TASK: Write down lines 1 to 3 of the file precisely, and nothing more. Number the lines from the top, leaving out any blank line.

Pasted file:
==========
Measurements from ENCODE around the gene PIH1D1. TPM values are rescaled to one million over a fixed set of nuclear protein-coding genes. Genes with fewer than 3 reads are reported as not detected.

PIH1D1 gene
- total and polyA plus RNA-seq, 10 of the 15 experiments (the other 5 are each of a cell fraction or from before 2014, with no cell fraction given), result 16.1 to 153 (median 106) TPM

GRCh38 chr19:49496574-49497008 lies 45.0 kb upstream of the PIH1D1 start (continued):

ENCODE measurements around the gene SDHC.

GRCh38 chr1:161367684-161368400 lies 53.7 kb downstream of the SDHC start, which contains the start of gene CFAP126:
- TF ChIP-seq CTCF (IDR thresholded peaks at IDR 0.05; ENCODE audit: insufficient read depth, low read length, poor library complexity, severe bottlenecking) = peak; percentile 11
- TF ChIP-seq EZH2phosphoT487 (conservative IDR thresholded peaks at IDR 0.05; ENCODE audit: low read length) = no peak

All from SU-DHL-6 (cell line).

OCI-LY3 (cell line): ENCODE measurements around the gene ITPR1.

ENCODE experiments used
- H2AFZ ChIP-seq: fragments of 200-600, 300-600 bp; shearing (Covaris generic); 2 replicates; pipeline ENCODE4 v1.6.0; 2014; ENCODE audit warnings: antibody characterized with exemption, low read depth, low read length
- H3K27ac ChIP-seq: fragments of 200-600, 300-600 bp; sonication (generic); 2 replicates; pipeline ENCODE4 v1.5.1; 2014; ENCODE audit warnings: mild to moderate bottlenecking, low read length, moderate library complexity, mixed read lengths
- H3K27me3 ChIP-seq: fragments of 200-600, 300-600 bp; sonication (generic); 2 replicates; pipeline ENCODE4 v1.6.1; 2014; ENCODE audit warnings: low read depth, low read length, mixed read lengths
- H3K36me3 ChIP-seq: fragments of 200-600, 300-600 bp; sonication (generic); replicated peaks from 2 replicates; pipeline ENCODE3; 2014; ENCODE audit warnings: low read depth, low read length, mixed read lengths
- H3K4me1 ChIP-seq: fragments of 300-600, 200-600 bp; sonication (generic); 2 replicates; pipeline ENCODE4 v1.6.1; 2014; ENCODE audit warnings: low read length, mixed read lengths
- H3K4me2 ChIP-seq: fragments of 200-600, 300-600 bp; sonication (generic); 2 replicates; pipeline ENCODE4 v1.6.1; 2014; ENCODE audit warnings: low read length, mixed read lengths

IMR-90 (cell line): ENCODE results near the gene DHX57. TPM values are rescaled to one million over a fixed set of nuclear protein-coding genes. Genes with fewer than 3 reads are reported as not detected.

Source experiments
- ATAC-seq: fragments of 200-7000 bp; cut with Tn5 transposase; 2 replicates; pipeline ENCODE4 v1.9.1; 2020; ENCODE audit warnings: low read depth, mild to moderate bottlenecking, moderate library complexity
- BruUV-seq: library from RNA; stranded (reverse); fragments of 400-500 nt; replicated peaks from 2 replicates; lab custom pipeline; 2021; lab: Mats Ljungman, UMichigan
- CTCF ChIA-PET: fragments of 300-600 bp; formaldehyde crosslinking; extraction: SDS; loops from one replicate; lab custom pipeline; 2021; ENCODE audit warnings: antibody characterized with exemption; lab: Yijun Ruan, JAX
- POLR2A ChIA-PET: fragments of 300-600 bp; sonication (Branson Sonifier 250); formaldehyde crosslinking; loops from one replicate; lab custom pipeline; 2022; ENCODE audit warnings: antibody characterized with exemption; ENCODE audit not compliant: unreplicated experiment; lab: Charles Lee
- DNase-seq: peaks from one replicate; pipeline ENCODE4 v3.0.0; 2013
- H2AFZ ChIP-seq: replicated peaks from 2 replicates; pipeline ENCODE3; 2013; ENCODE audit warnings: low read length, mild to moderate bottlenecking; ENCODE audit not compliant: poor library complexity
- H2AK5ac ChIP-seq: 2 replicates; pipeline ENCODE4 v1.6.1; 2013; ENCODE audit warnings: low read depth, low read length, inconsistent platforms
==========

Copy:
Measurements from ENCODE around the gene PIH1D1. TPM values are rescaled to one million over a fixed set of nuclear protein-coding genes. Genes with fewer than 3 reads are reported as not detected.

PIH1D1 gene
- total and polyA plus RNA-seq, 10 of the 15 experiments (the other 5 are each of a cell fraction or from before 2014, with no cell fraction given), result 16.1 to 153 (median 106) TPM